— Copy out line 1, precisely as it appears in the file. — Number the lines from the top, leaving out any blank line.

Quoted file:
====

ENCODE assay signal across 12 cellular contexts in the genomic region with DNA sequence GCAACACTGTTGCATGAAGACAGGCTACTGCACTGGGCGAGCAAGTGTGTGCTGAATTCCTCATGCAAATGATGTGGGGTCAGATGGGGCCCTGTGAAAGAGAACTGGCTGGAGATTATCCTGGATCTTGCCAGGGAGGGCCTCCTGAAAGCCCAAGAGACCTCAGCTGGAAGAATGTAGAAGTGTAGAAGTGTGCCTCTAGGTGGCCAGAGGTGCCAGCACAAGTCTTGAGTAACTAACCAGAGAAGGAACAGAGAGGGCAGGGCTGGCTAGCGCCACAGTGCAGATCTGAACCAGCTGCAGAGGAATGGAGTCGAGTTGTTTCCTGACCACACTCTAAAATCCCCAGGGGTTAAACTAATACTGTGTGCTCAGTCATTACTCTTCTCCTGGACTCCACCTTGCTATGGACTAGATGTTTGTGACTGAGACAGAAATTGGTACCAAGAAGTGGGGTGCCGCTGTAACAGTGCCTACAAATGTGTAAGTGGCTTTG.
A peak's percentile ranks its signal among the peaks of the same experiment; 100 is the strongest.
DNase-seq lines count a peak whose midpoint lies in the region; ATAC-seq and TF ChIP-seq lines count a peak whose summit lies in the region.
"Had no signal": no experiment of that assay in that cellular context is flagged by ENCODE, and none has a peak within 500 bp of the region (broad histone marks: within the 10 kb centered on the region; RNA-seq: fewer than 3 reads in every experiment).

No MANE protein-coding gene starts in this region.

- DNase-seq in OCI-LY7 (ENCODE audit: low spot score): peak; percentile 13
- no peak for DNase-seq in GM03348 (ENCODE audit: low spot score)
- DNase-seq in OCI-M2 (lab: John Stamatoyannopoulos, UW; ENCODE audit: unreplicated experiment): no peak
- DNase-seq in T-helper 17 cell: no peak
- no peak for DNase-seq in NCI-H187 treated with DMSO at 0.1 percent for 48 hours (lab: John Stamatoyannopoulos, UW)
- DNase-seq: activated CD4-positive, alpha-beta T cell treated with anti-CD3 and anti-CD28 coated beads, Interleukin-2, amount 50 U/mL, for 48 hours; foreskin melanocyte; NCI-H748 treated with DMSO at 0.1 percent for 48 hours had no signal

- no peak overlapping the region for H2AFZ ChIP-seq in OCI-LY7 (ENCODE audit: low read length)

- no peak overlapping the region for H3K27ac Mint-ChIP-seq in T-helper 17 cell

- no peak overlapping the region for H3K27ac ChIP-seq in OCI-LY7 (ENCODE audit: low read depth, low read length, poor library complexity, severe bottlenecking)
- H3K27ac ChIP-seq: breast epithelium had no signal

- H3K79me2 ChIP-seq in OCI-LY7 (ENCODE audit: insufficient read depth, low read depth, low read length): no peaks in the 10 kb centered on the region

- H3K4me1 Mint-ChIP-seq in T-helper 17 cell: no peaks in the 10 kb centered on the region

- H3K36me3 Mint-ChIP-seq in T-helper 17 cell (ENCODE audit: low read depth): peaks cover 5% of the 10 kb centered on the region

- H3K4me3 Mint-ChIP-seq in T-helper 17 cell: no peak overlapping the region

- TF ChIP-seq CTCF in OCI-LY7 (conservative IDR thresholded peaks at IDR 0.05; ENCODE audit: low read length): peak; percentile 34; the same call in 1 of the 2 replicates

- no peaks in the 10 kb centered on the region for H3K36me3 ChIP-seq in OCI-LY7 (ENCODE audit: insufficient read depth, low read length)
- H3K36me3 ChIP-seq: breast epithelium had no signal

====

ENCODE assay signal across 12 cellular contexts in the genomic region with DNA sequence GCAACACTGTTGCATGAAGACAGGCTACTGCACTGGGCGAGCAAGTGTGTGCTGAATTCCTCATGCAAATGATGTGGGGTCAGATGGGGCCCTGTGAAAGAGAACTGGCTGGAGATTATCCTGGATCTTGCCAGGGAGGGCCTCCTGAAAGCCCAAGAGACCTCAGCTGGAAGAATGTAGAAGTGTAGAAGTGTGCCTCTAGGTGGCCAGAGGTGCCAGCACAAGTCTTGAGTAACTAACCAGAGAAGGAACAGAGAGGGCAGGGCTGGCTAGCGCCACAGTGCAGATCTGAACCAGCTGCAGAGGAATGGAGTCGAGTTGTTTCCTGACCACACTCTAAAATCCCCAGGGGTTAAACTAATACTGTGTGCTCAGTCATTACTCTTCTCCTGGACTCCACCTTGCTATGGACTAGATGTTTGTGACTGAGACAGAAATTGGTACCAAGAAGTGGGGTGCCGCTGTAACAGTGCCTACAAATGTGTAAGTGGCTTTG.